Kylie Jenner demonstrates her skincare routine on Snapchat. Source: Instagram.com/kylizzlesnapchats
Don't have time to commit to a 10-step routine? Just do this.
It would be nice if we could just eat and drink our way to perfect skin: a bite of salmon here, a glass or two or water there. “Unfortunately when you ingest things orally, they don’t necessarily go to the skin to give benefits,” says Dr. Kucy Pon, a Toronto-based dermatologist. “With regard to collagen-based drinks or food, there is not a lot of data in the medical literature to know whether there are true benefits to the skin.” Takeaway: Apply a topical product in addition to any supplements you might be taking.
If you do just one thing in your…
Exfoliate. “A healthy rate of skin-cell renewal is one of the key components of radiant and even-toned skin,” says New York dermatologist Dr. Dennis Gross, who recommends the daily use of alpha- or beta-hydroxy acids.
"Scientific research shows that collagen and elastin production starts to decline in quantity and quality when we reach the age of 30,” he explains. A retinoid will stimulate new cell production and “inhibit the body’s natural enzymes that break down collagen.”
Add peptides into your routine. "They stimulate collagen in a very unique way,” says Gross. “The more receptors you put to work, the more firming you’ll see. If your concern is wrinkles or laxity, then it’s an important ingredient to look for in your products.” (See here for more info on why they are key.)
Skin is drier now than ever before. Use an oil, like Estée Lauder Advanced Night Repair Intensive Recovery Ampoules ($135 for 60), to hydrate and prevent water loss.
Time to make nice with static, as seen at Sonia Rykiel's Spring 2017 show.
Spring 2017's most exciting message—to genuinely embrace the undone, aesthetic—is highlighted in the most beautiful way through hair.
Let us count the ways windblown hair looked fresh—not frazzled—on the Spring 2017 runways.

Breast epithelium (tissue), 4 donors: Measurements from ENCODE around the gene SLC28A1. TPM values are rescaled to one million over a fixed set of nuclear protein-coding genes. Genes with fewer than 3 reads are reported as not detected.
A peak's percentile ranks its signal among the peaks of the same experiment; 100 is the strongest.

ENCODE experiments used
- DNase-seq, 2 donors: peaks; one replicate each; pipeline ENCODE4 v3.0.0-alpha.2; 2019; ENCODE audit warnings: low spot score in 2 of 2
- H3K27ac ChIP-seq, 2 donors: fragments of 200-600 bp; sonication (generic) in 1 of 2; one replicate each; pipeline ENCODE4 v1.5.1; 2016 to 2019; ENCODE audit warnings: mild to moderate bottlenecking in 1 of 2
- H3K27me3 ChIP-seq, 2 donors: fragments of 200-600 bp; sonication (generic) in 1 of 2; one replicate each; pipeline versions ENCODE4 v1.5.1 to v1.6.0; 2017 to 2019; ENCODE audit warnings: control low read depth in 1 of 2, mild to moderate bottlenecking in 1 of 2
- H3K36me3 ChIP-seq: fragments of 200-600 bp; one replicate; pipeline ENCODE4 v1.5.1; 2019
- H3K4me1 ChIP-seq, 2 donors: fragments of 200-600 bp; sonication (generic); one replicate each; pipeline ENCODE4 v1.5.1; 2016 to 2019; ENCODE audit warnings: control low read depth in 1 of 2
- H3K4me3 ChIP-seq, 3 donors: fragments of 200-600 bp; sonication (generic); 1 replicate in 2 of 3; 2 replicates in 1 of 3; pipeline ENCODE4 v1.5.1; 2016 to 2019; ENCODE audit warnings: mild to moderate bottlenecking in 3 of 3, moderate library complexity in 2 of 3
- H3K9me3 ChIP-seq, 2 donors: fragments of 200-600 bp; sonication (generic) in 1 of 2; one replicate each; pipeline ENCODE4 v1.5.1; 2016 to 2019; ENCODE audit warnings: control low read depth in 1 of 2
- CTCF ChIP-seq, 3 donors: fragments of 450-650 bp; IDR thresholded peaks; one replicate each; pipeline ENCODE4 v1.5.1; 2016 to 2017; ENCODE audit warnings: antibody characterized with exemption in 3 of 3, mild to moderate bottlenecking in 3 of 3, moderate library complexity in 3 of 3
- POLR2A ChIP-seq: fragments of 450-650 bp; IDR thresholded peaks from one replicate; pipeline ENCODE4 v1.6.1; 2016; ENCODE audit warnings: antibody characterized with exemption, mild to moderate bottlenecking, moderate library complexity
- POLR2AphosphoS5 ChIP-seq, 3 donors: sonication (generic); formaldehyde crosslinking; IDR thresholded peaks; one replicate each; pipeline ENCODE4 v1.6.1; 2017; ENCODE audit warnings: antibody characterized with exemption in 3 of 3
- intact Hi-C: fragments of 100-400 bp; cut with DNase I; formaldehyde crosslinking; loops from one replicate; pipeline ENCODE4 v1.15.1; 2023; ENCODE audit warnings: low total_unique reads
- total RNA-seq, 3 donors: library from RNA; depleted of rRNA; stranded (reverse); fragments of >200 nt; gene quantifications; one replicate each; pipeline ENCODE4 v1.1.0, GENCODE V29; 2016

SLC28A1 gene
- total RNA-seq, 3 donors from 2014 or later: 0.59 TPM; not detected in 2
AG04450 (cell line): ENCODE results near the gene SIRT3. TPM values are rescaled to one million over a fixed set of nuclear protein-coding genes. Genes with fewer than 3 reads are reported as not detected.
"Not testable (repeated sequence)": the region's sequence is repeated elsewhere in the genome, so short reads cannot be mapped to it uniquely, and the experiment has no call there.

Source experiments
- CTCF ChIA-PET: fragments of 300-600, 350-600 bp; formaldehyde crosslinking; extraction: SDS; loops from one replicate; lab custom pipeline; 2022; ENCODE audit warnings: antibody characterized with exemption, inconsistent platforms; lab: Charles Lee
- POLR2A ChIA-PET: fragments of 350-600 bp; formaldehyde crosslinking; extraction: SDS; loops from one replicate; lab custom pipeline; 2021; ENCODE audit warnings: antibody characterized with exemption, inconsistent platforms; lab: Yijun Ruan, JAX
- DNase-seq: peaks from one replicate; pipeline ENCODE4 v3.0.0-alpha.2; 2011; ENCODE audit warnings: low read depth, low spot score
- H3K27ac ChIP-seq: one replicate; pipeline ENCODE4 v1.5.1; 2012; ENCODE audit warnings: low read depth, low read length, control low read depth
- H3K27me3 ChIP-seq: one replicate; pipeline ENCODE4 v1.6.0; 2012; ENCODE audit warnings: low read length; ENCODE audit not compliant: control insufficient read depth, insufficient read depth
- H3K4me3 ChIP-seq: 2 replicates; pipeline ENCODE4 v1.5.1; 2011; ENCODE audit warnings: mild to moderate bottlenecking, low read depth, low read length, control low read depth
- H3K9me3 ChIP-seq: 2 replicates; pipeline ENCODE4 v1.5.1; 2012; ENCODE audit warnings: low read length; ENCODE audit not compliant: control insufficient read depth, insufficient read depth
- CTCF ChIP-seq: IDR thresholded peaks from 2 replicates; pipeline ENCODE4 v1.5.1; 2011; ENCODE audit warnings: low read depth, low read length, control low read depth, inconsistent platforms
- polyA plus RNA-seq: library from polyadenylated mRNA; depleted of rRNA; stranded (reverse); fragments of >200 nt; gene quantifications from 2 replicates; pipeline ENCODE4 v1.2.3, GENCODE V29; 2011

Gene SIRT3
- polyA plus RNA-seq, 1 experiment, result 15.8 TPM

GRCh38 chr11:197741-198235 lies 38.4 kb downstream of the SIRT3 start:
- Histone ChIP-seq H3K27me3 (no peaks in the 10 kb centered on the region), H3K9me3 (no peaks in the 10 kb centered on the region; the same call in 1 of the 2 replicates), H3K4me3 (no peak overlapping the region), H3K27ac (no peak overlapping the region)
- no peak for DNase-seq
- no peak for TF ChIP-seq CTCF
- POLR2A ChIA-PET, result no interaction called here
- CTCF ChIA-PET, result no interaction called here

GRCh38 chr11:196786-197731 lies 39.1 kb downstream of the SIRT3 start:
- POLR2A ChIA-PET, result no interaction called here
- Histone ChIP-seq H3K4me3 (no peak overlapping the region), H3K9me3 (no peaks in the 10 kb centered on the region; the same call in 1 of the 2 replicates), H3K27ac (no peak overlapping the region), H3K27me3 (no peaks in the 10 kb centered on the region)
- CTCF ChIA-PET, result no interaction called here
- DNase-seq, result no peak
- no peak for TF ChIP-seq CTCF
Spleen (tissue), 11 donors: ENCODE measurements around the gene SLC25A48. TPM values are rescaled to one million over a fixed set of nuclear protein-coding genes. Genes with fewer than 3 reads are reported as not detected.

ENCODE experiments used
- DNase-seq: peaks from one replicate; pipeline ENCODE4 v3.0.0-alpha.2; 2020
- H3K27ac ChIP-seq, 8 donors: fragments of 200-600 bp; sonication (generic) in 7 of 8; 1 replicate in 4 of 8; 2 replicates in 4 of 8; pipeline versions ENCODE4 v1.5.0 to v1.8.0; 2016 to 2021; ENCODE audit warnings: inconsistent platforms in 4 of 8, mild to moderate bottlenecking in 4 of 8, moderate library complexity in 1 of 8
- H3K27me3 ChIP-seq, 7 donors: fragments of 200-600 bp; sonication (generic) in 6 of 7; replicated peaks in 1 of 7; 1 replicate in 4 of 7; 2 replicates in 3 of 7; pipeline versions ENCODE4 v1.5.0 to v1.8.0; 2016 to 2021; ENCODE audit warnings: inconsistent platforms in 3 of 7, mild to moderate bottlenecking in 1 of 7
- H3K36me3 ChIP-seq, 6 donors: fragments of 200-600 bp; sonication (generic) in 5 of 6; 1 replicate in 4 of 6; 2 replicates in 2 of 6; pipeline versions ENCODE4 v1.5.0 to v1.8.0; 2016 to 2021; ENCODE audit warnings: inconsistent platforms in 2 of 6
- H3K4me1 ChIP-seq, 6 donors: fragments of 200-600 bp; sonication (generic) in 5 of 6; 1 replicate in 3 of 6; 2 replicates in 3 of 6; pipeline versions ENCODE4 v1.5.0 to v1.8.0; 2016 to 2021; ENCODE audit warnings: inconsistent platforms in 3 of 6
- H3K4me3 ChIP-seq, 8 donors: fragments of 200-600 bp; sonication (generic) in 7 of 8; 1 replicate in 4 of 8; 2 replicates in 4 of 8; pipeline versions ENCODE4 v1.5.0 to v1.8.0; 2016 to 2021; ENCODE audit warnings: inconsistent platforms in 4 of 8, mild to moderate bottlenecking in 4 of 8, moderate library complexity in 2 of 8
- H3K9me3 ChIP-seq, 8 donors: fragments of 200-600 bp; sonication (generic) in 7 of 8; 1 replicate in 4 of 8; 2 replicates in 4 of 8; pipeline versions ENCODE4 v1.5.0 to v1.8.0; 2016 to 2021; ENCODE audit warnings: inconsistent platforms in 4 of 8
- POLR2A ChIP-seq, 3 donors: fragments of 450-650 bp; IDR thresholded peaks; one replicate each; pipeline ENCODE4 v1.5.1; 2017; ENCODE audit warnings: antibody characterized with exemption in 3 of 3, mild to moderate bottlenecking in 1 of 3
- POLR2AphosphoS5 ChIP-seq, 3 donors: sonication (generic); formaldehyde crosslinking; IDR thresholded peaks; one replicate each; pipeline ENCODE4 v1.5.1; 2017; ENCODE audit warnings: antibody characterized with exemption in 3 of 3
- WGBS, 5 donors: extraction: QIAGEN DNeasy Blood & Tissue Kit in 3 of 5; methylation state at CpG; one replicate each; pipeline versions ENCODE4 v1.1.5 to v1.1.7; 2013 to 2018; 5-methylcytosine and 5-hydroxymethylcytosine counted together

At Chloé, where the hair was slightly bent and the ends were left unfinished.
At Dorhout Mees, where models let their frizz flags fly.
At Etro, where the fuzz encircled the set of waves like an angelic halo.
At Tommy Hilfiger, where it looked as if the models spent the morning at one of the four corners of the earth.
Hair looked like it had air-dried after a morning lake dip (think summer camp and Herbal Essences) at Veronique Leroy.
At Koche, where the glory of the '90s hair flip worked in tandem with all the messy bits.
And at Philosophy, where surfer girl hair story matched freshly scrubbed skin—and freckles.
We know, not everyone can try this look at home. But something everyone can try is frizz forgiveness. The next time you're about to flat-iron, soak your strands in something heavy that will stomp out those flyaways—step back. Your lax hair finish might just be the next big trend in beauty. No need to fuzz off.
The bare necessities.
The new bareMinerals BarePro Performance Wear Powder Foundation comes in 30 shades, including its deepest-ever colour offerings, thanks to new technologies and the removal of physical sunscreen, which allowed for the creation of richer pigments.
“It was a limiting factor for us,” says Bill Hughes, the brand’s senior director of global marketing and product development, of the SPF. “We believe in mineral sunscreen, but titanium dioxide and zinc oxide have a very ashy cast.”
Added in its wake: vitamins D and E, for hydration, and vitamin B6. “Customers with oily skin tend to be deficient in B6,” says Hughes. “So, along with the silica and mica, it will help control oil absorption.”
These minerals and vitamins are milled to create superfine particles, so the powder foundation avoids looking, well, powdery. Just make sure you apply sunscreen first.
bareMinerals BarePro Performance Wear Powder Foundationn ($36), at sephora.com.
Plus Zendaya's short hair, Ciara’s ’70s glam and 7 more of our favourite beauty Instagrams this week.
1) Kourtney Kardashian
3) Hailey Baldwin + Joan Smalls
4) Princess Pia Mia
5) Josephine Skriver
6) Bella Thorne
8) Demi Lovato
10) Hailey Clauson